but it's not enough to make up for that.
(engine turns over)
But there's no way in hell you're gonna have
services without taxes.
And the fact of the matter is that the ultra-rich
don't pay hardly any taxes, relatively speaking.
What they pay on lunch tips could probably fund
the library system for most cities,
but they're not gonna pay it.
And they don't want to, so they just refuse to.
And unless people force them to, they're not going to.
THOMAS: I was in the back of a taxi cab in Dublin
when it came on the radio that Detroit had filed bankruptcy.
I was riding in the back of a taxi in Dublin.
It was huge news there, because European banks had
invested in the city of Detroit with municipal bonds.
Municipal bonds were considered to be
some of the safest bonds in the world.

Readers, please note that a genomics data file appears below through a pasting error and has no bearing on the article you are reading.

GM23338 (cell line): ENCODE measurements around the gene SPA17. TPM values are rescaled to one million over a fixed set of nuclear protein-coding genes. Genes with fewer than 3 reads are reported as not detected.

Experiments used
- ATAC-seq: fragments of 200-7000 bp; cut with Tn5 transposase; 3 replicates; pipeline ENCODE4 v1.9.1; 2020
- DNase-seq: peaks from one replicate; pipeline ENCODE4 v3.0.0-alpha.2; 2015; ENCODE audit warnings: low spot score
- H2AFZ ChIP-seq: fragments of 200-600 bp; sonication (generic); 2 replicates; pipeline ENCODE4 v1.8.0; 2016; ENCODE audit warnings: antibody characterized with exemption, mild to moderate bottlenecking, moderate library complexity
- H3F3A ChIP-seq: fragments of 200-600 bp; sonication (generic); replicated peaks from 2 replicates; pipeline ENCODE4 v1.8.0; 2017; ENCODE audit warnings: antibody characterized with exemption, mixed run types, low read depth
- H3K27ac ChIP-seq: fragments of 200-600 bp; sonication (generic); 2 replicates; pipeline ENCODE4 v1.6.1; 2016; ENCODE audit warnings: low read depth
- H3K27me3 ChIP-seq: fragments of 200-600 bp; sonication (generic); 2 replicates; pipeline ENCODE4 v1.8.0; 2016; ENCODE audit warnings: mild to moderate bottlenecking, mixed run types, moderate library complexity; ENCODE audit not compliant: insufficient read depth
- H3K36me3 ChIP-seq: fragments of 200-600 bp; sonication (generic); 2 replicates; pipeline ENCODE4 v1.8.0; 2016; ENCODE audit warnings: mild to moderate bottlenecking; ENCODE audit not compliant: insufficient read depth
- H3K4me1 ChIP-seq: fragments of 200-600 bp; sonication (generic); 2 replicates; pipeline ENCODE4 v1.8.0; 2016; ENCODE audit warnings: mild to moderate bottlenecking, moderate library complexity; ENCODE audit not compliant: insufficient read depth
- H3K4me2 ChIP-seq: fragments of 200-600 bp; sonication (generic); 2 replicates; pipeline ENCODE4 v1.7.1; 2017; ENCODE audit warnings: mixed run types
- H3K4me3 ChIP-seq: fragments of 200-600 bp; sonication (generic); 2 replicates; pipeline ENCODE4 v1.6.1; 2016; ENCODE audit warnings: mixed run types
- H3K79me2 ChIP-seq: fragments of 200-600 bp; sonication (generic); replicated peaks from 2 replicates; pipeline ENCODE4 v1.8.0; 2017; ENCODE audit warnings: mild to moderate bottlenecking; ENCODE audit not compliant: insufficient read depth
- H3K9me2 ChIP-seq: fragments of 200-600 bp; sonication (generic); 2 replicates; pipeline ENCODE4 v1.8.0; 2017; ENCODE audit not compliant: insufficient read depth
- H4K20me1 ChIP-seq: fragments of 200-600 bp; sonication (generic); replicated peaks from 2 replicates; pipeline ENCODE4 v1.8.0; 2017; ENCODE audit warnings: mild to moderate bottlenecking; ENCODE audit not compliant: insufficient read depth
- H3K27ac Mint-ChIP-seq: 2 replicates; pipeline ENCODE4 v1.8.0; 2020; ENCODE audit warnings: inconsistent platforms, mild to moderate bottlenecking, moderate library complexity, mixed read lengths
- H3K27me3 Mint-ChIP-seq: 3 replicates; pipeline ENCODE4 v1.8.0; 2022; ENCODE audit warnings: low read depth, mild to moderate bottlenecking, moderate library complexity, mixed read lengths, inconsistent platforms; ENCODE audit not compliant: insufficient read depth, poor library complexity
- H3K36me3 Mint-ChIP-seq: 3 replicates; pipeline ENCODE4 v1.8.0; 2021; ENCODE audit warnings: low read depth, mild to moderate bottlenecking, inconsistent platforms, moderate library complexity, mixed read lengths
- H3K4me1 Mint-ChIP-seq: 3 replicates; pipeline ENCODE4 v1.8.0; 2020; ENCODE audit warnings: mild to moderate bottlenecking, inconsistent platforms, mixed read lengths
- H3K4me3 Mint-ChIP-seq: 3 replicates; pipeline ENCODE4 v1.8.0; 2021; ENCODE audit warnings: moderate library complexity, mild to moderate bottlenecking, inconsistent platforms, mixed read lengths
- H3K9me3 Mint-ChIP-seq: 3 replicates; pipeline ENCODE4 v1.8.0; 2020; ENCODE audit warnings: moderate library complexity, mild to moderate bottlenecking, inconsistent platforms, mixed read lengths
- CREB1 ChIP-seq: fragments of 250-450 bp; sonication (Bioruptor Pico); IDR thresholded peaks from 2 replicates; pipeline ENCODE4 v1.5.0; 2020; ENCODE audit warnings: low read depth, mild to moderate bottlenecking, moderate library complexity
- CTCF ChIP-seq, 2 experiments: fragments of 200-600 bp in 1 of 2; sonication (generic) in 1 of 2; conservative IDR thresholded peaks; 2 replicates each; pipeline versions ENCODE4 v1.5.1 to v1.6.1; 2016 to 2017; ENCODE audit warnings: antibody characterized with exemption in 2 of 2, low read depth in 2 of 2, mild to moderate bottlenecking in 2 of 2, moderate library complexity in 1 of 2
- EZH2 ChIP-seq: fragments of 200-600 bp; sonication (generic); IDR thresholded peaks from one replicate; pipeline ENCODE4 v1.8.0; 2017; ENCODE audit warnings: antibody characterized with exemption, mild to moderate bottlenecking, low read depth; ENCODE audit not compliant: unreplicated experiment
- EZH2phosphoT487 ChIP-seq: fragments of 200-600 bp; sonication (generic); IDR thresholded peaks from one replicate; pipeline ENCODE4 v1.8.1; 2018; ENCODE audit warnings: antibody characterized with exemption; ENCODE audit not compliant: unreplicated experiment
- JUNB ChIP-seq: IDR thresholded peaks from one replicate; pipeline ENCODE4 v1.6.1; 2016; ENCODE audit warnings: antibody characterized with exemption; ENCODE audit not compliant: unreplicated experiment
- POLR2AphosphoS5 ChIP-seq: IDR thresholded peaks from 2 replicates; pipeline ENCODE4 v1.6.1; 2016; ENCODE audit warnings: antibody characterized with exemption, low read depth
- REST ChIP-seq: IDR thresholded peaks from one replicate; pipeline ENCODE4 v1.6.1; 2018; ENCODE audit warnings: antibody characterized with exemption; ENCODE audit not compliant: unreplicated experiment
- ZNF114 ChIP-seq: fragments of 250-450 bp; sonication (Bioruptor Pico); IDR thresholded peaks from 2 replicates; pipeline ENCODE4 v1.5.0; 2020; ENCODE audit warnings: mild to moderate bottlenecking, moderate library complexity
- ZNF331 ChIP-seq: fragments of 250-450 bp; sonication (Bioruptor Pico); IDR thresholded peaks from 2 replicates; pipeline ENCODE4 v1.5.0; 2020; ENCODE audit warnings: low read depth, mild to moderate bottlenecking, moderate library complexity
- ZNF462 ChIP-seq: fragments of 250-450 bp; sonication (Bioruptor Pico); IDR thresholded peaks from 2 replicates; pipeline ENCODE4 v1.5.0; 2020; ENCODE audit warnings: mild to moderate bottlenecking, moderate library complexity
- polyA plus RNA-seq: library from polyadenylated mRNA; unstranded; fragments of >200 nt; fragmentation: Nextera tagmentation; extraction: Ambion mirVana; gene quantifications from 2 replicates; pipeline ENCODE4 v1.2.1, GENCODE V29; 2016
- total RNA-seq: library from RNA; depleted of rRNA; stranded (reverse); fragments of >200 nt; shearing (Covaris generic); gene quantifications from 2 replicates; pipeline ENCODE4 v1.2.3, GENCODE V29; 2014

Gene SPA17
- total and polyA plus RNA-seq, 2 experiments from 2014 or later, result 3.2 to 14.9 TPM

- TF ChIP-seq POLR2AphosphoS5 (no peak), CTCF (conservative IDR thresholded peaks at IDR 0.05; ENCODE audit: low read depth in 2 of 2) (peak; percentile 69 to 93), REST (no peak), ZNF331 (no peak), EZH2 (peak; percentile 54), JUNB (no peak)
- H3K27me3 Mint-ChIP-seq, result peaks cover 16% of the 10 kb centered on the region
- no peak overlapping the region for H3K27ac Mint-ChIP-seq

NEWS ANCHOR: Detroit waving the white flag,
the city filing for bankruptcy.
AMY GOODMAN: And a Detroit judge has approved the city's effort
to restructure finances and shed around
$7 billion in debt under its bankruptcy filing.
WATKINS: The Detroit bankruptcy agreement of 2014
was called "the grand bargain."
It wasn't such a grand bargain for city retirees.
Michigan had one of the strongest in its constitution,
in terms of protecting the pensions of public employees.
The state lawyers said, "You know, if you can
"get into bankruptcy,
you can go after those pensions."
And that proved to be exactly the case.
One of the things that the pensioners got hammered on
were these annuities,
which were part of their retirement savings.
- I delivered this paper here to you